Author: Jennifer Mills
Title: Gone (Click the link to purchase from Fishpond, or here from UQP)
Publisher: UQP, 2011
ISBN: 9780702238710
Source: Review copy courtesy of UQP and the author.


  1. This sounds really, really interesting. A book with a nice mix of light and dark maybe? After reading your thoughts I have been off to see if it is published in the UK, alas, not yet. I have made a note of the author and title though as it sounds just the sort of thing I would like. Thanks for bringing it to my attention.


    • I’ll be featuring Jennifer Mills in my Meet an Aussie Author series soon!


  2. Hi Lisa

    Very enticing review and adding this one to my wishlist.


    • Hi Jenny, maybe I’ll be able to help make a wish come true…watch your inbox!


  3. It sounds like a great idea for a story. As someone prone to random (tiny) acts of kindness I think I’d enjoy that one. I can’t imagine how anyone would survive that journey in the heat and dryness – that alone makes the book interesting quite apart from the human aspects


    • It’s an astonishing story. About 20 years ago I travelled across the Nullabor by road and it really impressed upon me just how vast this country is. I get a renewed sense of that each time I fly over the Red Centre when I travel back from overseas. The idea of taking luck in your hands and hitching across it is breathtaking, and I haven’t really addressed in my review the issue of the latent courage of Jennifer Mills’ character. I think this is one that should be on the longlist for next year’s Miles Franklin award…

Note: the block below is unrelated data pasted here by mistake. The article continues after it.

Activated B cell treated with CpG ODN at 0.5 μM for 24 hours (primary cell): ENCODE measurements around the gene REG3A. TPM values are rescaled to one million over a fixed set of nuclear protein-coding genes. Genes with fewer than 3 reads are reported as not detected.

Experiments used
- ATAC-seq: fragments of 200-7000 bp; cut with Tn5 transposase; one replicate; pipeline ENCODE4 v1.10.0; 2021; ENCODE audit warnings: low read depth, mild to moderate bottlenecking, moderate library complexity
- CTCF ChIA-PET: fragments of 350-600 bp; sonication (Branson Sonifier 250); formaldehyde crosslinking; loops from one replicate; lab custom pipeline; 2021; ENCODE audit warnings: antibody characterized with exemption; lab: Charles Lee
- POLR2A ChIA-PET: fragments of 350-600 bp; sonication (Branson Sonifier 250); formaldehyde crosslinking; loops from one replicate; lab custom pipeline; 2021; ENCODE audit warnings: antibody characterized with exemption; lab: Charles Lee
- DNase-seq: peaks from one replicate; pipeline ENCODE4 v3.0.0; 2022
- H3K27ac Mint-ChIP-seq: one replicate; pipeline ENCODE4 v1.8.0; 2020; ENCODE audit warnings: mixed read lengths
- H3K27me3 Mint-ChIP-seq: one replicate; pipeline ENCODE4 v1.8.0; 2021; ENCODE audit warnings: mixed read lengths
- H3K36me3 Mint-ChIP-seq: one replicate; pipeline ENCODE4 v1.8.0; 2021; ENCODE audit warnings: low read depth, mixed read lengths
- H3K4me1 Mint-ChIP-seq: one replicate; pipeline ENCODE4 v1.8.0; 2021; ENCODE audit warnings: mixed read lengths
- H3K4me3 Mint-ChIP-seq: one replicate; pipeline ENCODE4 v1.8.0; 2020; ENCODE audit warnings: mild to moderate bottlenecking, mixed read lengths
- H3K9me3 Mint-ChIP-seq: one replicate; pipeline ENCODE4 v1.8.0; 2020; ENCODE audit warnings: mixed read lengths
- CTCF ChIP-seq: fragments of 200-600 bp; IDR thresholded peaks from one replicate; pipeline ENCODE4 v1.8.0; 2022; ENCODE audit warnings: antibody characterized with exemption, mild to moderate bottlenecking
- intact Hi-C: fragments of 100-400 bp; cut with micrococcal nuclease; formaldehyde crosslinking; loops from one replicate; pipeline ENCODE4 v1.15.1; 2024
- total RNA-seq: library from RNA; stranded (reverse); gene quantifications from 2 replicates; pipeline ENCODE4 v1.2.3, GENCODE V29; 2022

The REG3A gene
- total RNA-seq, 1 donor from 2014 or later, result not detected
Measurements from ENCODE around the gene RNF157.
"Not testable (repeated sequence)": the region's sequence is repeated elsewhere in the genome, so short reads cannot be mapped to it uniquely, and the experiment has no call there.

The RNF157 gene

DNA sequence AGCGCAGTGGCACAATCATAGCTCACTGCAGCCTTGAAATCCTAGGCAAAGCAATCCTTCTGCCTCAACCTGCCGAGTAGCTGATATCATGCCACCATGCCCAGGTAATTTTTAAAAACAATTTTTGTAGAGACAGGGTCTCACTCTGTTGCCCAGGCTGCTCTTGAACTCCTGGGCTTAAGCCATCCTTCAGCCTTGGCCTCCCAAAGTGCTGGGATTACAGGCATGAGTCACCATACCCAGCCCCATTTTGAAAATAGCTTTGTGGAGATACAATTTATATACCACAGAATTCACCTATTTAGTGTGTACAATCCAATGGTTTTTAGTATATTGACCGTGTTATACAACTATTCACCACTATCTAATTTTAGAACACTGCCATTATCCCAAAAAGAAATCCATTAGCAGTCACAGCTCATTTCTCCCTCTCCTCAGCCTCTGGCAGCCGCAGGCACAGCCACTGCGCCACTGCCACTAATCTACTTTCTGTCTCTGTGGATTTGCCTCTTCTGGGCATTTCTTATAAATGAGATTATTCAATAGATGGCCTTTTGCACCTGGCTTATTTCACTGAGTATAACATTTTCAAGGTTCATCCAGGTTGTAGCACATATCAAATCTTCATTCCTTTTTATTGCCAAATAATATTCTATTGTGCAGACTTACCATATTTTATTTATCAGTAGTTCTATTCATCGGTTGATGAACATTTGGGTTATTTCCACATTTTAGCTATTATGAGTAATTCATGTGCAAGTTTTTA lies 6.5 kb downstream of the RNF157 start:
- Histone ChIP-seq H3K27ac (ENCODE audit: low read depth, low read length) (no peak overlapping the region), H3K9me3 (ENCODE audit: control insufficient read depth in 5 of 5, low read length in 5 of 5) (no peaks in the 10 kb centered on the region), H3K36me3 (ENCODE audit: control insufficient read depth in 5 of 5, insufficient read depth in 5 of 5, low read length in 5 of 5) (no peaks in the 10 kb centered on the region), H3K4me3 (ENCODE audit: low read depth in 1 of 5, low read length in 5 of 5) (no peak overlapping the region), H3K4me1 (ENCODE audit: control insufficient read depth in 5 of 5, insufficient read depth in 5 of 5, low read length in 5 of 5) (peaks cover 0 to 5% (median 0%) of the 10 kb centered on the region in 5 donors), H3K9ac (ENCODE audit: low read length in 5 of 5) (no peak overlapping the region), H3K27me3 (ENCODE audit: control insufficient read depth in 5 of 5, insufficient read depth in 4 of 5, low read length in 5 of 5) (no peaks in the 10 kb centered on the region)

4. I loved this book. Learned about it by accident as a doctor who treated me is the author’s uncle! Very perceptive and sensitive in relating the experience of coming out of prison with no support network. The main character is the sort of person that mainstream Australia would prefer to pretend doesn’t exist.


    • Hello Michelle, welcome to chatting about books at ANZ LitLovers:)
      I agree, I think Jennifer Mills is a great new talent. It’s not just that she has created a compelling story about Australia’s underbelly, it’s that she shows potential for writing about other aspects of Australian life. I’m looking forward to her next novel.


  5. […] Mills, winner of the 2012 SMH Best Young Novelists Award, is the author of Gone, a compelling novel which I reviewed last year.  Now she has produced a fine collection of short stories, guest reviewed here by Karenlee […]


  6. […] Mills (author of Gone which I reviewed a while ago) reviewed it for the Wheeler Centre’s website. Author: Gerald Murnane Title: A […]


  7. […] of prisoners.  But as the novels Dancing Home (2018) by Paul Collis and Jennifer Mill’s Gone (2011) show, the perennial Law and Order agenda in elections guarantees that we’re […]


  8. […] and started again in the morning.  Trusting this author whose work I’ve admired since I read Gone in 2011, I just kept reading and slowly the dual narratives came together to form an intriguing […]